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Everything You Need to Know About Printing From your Android Phone or Tablet

printer-with-paper

Modern smartphones and tablets can help you go without printers, but they can also help you print. You could even start print jobs from anywhere and pick up the document when you arrive at home or the office.

If you still haven’t found the elusive paperless office, here’s everything you need to know about printing from your Android phone or tablet. It’s surprisingly easy — certainly easier than setting up Windows networked printers in the past.

Google Cloud Print

Google Cloud Print is Google’s official solution for printing from more limited devices — whether it’s an Android phone, Android tablet, or Chromebook laptop. This previously required using a third-party Cloud Print app on Android, but Google now provides an official Cloud Print app.

First, make your printer available via Google Cloud Print. You can do this with a new Google Cloud Print-enabled printer, or by connecting the printer to a computer and activating Cloud Print support in Google Chrome. Your printer is then associated with your Google account and can be printed to from anywhere else.

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Next, install the Google Cloud Print app for Android. Open a web page or document you want to print in any app, then tap the Share button and share the document to the Cloud Print app. You’ll be able to print from the printer. Note that you will need to be using the same Google account in Chrome and with the Cloud Print app — if you are, your printer should just appear in the app.

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Because Cloud Print works over the Internet, you can use this feature to print to a printer at your home or office even if you’re elsewhere. You can also use Cloud Print from elsewhere — Google Chrome on the desktop has integrated support for Printing to Cloud Print printers, for example. Cloud Print has other neat features too — you can share printers with other Google accounts and give other people the ability to print to your printers.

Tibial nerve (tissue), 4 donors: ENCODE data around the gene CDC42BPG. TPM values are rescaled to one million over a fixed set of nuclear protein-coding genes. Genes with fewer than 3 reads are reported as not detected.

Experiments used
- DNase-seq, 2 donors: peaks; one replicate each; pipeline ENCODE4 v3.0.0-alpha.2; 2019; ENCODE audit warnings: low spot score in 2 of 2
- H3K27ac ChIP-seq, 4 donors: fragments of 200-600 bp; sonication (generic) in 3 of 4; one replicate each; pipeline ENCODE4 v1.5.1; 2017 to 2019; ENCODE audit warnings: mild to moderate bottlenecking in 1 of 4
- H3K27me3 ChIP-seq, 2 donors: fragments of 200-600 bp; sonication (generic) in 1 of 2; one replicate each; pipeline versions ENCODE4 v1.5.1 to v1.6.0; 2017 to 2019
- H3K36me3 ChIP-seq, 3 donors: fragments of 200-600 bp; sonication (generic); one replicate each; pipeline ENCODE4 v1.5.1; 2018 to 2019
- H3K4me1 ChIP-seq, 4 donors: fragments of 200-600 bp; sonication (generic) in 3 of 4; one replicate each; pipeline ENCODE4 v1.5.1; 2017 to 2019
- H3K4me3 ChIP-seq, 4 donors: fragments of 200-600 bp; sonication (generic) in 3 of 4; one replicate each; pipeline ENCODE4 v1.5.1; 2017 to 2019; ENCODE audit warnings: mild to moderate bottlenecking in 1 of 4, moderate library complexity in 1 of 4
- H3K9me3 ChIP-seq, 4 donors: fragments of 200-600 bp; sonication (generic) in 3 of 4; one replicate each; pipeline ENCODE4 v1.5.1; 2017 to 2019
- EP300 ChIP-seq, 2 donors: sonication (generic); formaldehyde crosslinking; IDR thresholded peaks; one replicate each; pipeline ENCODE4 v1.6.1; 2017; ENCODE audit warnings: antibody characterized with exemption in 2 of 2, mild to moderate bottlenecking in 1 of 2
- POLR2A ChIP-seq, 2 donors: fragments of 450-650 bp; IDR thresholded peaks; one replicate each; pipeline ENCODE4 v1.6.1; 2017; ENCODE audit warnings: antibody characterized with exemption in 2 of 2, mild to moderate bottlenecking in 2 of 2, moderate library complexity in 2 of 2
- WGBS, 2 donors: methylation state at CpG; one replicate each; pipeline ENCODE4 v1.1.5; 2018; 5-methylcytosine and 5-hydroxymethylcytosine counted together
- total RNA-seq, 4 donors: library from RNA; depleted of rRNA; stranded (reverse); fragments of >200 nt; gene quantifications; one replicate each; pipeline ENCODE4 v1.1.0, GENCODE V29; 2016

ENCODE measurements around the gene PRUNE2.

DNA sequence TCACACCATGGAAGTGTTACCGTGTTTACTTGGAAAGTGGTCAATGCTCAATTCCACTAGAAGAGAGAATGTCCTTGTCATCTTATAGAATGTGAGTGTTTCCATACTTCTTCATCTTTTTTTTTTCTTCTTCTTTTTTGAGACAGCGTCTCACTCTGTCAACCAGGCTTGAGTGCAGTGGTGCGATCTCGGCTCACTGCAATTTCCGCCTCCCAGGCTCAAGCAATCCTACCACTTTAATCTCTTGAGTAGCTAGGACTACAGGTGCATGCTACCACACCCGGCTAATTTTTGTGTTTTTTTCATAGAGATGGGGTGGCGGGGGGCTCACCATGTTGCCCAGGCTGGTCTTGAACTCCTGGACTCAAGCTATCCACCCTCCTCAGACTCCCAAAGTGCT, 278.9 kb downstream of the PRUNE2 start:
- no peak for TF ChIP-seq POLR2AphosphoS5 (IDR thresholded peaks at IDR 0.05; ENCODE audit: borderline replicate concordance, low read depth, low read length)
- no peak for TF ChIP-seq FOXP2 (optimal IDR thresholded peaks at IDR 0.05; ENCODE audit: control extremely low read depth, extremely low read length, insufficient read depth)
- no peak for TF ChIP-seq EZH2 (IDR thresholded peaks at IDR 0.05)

Print to PDF

Printing to PDF isn’t just useful on your computer. On your Android phone or tablet, you may want to print a web page or other document to a PDF file that you can archive and access later, even if you don’t have an Internet connection. However, there’s no “print” option in Android apps, so the way to do this isn’t obvious.

To print to PDF, you would have to use Android’s Share feature. Tap the Share button — or Share menu option — in whatever application you’re using (for example, tap it while viewing a web page in the Google Chrome app) and select the app you would like to share the content with. You’ll just need an app that will convert the web page to a PDF file.

The Cloud Print app also allows you to save your document as a PDF file. Just tap the Share button, tap Cloud Print, and use the Save to Google Drive option. Google Drive will save a copy of the web page as a PDF file in your Google Drive storage. You can then use the Drive app to access it later or make it available offline, giving you the ability to access it when you don’t have an Internet connection. Other apps may also have the ability to save shared documents as PDF files.

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Print to Specific Brands of Printer